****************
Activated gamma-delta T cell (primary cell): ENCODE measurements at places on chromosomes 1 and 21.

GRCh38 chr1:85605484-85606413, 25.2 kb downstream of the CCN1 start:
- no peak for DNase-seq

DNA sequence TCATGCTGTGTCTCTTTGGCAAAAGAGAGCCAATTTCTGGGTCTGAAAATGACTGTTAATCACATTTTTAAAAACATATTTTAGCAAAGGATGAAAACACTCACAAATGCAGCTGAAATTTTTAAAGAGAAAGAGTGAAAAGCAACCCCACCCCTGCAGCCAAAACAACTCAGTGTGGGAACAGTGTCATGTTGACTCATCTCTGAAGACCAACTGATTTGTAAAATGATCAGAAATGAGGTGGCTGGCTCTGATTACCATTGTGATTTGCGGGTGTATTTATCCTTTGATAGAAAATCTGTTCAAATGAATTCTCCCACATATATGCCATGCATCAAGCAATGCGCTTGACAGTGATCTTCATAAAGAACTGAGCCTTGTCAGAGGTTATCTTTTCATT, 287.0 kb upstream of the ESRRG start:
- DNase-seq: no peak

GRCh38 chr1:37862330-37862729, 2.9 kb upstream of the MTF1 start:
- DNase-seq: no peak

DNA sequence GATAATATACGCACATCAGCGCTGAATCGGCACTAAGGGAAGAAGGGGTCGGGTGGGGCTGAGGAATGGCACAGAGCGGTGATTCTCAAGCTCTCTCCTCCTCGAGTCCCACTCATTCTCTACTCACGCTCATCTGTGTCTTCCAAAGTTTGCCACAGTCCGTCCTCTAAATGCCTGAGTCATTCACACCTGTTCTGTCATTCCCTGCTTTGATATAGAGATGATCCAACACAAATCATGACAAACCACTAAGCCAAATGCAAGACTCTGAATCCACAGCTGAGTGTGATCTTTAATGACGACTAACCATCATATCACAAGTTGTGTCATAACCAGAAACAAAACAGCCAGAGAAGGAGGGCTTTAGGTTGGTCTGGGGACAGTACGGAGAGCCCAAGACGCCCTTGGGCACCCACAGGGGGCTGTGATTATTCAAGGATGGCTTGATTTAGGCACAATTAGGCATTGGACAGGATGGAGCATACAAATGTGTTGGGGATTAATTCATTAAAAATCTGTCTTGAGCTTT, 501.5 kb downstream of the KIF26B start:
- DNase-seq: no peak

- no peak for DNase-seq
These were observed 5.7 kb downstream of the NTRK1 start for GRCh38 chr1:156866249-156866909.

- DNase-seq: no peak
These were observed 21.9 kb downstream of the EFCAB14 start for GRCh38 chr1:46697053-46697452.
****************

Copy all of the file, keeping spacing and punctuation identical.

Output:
Activated gamma-delta T cell (primary cell): ENCODE measurements at places on chromosomes 1 and 21.

GRCh38 chr1:85605484-85606413, 25.2 kb downstream of the CCN1 start:
- no peak for DNase-seq

DNA sequence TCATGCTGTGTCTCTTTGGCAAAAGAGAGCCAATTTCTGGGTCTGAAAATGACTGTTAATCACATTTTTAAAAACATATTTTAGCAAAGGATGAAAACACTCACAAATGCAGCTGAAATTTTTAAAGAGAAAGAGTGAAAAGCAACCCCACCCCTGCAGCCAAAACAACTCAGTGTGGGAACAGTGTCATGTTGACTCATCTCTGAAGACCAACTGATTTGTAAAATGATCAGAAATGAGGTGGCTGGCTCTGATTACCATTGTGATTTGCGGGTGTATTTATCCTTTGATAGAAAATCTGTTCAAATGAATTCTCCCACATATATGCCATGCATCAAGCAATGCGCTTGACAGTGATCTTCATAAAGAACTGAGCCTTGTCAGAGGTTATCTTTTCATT, 287.0 kb upstream of the ESRRG start:
- DNase-seq: no peak

GRCh38 chr1:37862330-37862729, 2.9 kb upstream of the MTF1 start:
- DNase-seq: no peak

DNA sequence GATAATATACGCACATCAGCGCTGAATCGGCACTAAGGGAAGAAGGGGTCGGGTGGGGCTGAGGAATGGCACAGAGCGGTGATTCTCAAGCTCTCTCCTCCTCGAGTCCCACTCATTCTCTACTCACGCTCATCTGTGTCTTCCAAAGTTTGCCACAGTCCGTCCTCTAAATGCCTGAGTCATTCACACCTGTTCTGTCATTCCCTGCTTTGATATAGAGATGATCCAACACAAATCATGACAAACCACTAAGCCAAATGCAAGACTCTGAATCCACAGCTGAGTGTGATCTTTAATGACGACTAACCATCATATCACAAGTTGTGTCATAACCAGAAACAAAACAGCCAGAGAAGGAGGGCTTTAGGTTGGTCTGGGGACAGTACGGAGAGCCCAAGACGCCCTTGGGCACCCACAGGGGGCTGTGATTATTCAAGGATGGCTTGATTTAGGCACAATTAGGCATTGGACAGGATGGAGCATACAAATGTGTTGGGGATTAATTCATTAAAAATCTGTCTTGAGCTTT, 501.5 kb downstream of the KIF26B start:
- DNase-seq: no peak

- no peak for DNase-seq
These were observed 5.7 kb downstream of the NTRK1 start for GRCh38 chr1:156866249-156866909.

- DNase-seq: no peak
These were observed 21.9 kb downstream of the EFCAB14 start for GRCh38 chr1:46697053-46697452.